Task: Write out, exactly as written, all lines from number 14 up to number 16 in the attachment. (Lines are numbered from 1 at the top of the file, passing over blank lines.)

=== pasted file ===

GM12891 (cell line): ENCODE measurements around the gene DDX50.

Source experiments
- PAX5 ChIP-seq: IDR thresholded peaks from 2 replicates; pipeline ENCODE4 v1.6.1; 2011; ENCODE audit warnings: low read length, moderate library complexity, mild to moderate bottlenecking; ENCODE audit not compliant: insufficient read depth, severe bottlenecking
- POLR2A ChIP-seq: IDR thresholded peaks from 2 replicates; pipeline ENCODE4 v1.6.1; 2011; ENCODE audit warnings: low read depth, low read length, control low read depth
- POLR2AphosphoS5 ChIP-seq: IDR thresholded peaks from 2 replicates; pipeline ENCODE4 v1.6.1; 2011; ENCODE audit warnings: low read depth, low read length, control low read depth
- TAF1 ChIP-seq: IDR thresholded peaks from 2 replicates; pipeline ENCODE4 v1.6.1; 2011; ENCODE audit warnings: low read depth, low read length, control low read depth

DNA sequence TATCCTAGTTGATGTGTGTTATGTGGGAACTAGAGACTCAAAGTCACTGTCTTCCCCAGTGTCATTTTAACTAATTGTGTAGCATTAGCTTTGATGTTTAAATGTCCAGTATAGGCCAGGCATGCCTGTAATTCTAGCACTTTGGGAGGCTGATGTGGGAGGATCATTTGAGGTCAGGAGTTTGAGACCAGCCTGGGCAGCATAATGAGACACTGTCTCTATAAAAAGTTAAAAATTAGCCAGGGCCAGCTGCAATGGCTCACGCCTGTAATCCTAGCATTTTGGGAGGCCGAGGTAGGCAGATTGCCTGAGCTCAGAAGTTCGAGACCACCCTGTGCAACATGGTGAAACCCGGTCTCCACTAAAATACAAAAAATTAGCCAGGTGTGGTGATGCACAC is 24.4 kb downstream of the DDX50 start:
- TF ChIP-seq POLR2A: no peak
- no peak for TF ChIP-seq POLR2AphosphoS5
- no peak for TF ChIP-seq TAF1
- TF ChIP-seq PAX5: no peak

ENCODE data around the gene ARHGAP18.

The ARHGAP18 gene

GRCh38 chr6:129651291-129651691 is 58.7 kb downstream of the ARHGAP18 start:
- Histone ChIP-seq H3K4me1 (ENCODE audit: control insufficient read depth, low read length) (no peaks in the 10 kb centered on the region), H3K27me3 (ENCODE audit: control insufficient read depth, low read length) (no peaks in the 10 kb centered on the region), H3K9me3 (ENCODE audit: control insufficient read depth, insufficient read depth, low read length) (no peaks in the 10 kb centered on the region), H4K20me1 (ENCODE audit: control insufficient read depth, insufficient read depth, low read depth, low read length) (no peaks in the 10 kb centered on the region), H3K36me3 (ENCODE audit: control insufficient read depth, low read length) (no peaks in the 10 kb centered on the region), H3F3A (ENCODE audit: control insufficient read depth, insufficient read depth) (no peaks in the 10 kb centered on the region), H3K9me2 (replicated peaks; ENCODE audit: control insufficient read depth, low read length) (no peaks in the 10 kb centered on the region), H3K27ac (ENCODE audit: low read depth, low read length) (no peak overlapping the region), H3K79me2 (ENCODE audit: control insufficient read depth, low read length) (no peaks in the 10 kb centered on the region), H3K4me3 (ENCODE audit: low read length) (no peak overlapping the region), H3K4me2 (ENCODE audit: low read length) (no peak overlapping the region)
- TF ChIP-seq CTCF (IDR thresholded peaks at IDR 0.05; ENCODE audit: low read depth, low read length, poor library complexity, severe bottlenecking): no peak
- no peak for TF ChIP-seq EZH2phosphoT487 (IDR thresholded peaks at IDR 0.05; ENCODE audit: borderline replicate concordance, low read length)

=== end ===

GRCh38 chr6:129651291-129651691 is 58.7 kb downstream of the ARHGAP18 start:
- Histone ChIP-seq H3K4me1 (ENCODE audit: control insufficient read depth, low read length) (no peaks in the 10 kb centered on the region), H3K27me3 (ENCODE audit: control insufficient read depth, low read length) (no peaks in the 10 kb centered on the region), H3K9me3 (ENCODE audit: control insufficient read depth, insufficient read depth, low read length) (no peaks in the 10 kb centered on the region), H4K20me1 (ENCODE audit: control insufficient read depth, insufficient read depth, low read depth, low read length) (no peaks in the 10 kb centered on the region), H3K36me3 (ENCODE audit: control insufficient read depth, low read length) (no peaks in the 10 kb centered on the region), H3F3A (ENCODE audit: control insufficient read depth, insufficient read depth) (no peaks in the 10 kb centered on the region), H3K9me2 (replicated peaks; ENCODE audit: control insufficient read depth, low read length) (no peaks in the 10 kb centered on the region), H3K27ac (ENCODE audit: low read depth, low read length) (no peak overlapping the region), H3K79me2 (ENCODE audit: control insufficient read depth, low read length) (no peaks in the 10 kb centered on the region), H3K4me3 (ENCODE audit: low read length) (no peak overlapping the region), H3K4me2 (ENCODE audit: low read length) (no peak overlapping the region)
- TF ChIP-seq CTCF (IDR thresholded peaks at IDR 0.05; ENCODE audit: low read depth, low read length, poor library complexity, severe bottlenecking): no peak